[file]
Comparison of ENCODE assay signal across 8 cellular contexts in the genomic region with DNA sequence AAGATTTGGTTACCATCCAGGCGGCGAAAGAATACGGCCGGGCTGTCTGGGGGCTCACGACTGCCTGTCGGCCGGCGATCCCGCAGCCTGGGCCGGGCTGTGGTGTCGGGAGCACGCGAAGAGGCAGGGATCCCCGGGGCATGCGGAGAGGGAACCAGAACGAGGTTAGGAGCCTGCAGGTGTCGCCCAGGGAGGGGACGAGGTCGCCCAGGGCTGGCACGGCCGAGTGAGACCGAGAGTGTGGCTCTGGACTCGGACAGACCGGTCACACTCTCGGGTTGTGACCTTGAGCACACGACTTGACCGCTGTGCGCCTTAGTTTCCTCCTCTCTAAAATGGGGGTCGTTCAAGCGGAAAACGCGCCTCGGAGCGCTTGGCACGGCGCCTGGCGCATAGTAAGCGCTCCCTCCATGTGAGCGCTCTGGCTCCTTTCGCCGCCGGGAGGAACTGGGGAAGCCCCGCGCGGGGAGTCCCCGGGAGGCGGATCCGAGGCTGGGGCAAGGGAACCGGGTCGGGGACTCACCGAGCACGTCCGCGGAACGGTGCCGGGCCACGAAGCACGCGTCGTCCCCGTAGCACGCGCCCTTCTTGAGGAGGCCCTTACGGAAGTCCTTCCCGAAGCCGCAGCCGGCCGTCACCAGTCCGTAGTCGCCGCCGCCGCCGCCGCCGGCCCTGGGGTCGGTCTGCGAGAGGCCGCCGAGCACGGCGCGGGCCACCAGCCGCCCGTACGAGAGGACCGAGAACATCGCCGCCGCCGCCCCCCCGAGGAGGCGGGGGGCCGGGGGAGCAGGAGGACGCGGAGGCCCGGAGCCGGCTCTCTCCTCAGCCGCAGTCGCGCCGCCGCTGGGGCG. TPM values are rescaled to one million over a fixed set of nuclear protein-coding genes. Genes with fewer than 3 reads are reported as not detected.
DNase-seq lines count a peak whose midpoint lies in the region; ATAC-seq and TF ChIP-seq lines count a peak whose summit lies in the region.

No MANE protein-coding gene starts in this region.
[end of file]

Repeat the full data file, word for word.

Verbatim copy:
Comparison of ENCODE assay signal across 8 cellular contexts in the genomic region with DNA sequence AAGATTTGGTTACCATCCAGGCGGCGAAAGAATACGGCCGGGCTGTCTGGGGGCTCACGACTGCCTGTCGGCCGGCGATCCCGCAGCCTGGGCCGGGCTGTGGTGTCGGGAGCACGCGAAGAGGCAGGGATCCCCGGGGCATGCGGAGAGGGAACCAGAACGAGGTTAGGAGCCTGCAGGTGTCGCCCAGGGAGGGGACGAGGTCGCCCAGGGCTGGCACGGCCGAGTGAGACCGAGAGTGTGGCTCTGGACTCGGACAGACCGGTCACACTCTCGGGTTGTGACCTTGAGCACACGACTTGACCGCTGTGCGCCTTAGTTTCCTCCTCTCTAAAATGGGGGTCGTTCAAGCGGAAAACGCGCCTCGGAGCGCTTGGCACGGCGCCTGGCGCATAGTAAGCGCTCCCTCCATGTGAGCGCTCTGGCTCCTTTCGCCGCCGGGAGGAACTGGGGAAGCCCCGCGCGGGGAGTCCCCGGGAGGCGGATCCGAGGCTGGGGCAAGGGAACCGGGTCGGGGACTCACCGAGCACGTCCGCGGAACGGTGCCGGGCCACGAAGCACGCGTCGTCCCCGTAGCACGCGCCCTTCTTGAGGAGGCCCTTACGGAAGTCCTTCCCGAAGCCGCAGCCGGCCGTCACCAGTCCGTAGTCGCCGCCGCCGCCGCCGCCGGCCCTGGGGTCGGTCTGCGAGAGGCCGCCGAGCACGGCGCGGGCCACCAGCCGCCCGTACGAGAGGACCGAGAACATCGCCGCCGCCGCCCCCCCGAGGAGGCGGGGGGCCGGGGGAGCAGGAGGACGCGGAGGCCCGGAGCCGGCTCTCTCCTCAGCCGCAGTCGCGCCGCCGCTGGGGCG. TPM values are rescaled to one million over a fixed set of nuclear protein-coding genes. Genes with fewer than 3 reads are reported as not detected.
DNase-seq lines count a peak whose midpoint lies in the region; ATAC-seq and TF ChIP-seq lines count a peak whose summit lies in the region.

No MANE protein-coding gene starts in this region.